“International soccer clubs consider Miami as the capital of soccer in the United States”
Although it is not among the four most popular sports such as baseball, basketball, American football or ice hockey, soccer is becoming a popular sport among young people 12 to 24 year-olds. According to a U.S. television network ESPN Sports poll, soccer is popular within 10% of the population, which represents 33 million people. That figure could not be underestimated.
Rich Luker, sociologist and who is part of the poll, acknowledged that soccer is a sport with a projected high growth, without forgetting that it is the favorite game of one of the largest minorities in United States (USA), the Latino community.
Beside the data, trends and realities, the truth is that the social perception of soccer had to overcome a major cultural barrier in the USA. However, in just a few years three realities changed that perception. For the sociologist, cultural diversity, a more global perspective and widespread access to other sports through cable and internet that allows Americans to become more and more exposed to soccer.
Soccer experts recognize that after the World Cup was held in the USA in 1994, the sport began to take off in popularity and began to growth. As a result, European soccer teams such as, Real Madrid, Barcelona, Arsenal and Liverpool, the Colombian Atletico Nacional and Argentina’s Boca Juniors have turned their interest to Miami. They have opened soccer academies to attract not only lifetime fans but to seek local talent hoping that from Miami the sport fan base will grow across the country.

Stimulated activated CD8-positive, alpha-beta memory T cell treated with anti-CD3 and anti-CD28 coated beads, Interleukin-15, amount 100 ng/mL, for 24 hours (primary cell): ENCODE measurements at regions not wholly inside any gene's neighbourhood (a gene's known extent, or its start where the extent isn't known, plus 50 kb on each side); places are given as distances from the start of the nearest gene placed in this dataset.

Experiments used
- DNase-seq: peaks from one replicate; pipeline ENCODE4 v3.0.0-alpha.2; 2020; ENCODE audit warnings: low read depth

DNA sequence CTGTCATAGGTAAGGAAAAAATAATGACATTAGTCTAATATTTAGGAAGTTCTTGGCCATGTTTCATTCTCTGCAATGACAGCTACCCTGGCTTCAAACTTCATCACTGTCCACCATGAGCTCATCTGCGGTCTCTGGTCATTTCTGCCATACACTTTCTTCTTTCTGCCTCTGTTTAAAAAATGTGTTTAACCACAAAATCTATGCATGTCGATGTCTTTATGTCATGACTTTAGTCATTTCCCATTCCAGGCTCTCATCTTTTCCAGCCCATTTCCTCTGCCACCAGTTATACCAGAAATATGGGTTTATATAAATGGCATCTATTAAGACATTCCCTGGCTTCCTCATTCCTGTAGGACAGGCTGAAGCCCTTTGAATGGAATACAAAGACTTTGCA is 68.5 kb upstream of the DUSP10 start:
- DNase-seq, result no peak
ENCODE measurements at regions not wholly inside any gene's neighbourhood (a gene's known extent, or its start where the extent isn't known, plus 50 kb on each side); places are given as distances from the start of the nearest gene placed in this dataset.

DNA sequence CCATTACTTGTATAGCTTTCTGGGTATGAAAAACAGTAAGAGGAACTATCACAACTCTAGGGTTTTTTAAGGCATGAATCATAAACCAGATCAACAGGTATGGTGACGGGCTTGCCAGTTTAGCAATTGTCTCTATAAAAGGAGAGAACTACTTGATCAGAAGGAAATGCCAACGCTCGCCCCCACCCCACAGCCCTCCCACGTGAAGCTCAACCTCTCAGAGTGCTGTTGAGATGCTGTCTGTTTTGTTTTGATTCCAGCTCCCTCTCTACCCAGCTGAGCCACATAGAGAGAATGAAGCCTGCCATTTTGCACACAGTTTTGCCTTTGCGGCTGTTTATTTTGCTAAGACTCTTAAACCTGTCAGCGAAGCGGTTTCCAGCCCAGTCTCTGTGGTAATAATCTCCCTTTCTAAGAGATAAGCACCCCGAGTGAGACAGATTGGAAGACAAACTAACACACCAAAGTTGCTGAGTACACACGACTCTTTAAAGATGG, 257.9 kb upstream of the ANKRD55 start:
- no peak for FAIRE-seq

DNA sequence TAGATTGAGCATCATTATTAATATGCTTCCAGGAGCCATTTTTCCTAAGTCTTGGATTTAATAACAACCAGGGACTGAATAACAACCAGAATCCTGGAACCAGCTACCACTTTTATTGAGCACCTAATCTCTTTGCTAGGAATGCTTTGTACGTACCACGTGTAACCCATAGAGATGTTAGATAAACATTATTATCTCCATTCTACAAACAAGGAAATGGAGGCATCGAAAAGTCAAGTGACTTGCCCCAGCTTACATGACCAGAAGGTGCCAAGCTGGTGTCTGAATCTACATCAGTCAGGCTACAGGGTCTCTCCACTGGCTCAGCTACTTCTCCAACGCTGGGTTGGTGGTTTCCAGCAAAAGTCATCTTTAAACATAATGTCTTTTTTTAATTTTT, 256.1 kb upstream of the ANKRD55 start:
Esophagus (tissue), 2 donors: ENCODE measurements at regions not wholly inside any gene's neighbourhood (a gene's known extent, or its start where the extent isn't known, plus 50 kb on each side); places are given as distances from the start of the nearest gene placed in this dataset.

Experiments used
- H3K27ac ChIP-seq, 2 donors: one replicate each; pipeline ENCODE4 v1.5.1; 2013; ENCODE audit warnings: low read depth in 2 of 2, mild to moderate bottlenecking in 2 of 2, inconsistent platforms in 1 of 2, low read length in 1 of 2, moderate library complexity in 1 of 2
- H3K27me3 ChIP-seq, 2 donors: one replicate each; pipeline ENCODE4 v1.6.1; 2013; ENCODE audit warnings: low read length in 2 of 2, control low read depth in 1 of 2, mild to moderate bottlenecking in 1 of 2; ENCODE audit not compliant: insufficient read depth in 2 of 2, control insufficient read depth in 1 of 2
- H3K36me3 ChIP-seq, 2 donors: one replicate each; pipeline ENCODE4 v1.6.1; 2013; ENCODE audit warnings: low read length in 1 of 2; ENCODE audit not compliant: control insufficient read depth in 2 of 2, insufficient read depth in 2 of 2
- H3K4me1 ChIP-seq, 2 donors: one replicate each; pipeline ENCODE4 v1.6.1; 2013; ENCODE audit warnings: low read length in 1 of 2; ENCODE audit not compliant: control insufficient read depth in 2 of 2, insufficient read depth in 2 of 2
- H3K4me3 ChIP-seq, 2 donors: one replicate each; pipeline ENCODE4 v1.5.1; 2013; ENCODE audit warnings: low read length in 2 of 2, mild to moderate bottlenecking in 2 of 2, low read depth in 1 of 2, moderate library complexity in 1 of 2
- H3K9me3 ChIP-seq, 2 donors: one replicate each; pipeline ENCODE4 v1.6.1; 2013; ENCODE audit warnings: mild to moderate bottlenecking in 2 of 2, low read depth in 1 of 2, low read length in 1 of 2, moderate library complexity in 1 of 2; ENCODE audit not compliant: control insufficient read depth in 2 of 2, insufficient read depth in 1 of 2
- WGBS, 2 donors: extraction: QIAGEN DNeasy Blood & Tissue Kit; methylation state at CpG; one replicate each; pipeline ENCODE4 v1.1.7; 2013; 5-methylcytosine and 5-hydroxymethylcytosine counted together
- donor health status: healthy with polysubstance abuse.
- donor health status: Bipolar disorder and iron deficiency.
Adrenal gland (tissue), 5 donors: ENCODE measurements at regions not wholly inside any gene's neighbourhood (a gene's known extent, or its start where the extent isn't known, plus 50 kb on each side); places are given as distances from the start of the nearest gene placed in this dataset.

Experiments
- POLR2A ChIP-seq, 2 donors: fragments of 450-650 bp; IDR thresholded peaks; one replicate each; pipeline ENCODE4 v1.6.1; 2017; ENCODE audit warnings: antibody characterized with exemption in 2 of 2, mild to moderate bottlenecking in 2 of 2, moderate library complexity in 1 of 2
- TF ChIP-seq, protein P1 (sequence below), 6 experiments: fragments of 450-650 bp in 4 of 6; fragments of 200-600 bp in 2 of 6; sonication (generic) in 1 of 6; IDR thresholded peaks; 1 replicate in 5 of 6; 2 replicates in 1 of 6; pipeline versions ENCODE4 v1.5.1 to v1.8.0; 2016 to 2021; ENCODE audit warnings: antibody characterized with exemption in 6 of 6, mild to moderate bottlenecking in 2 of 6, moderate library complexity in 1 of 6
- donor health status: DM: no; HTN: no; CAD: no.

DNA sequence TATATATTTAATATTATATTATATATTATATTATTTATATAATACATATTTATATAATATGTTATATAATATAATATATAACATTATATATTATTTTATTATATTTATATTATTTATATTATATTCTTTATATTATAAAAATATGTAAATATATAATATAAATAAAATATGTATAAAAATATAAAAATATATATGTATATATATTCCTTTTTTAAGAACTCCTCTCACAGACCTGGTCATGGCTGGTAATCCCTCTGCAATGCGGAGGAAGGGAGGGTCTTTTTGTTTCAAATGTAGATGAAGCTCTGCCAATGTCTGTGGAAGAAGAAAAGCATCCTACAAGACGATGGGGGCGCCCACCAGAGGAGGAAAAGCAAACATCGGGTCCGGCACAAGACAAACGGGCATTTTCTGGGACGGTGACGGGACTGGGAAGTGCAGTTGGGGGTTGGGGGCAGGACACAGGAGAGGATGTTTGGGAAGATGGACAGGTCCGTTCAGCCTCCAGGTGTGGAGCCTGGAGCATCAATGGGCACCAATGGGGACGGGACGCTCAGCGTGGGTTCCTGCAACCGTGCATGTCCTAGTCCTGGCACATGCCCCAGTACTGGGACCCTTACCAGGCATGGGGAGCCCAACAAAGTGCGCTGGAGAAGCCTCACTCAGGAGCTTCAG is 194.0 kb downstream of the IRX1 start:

In addition to the efforts from those international big name soccer teams, United Soccer Club have also opened academies in Miami which have been very successful. The club runs a soccer program after school in nine geographical areas such as, Coral Way, Kendall, South Miami, Coral Reef and Homestead, just to name a few. Approximately 100 children in grades K-5 practice soccer at least twice a week.
“We have children who have never played soccer but once they try it, they like the sport. Others have never touched a soccer ball and now they love to kick it and to play with it”, said Andres Arango one of the owners of United Soccer Club. For Arango Miami is the place for this type of project, where more than 35% of the population is Latina and more Americans are also practicing the sport.
The club also has a league that brings together some 70 children, whose ages range from 3 to 14 year-olds. Those children receive a much more rigorous and competitive training. Older players have participated in local tournaments such as Miami Soccer Festival, Sport for Kids and ESPN. The main objective of the league is to identify talents and to develop future professional soccer players.
Haz clic para leer en Español: En Miami el fútbol de moda entre los jóvenes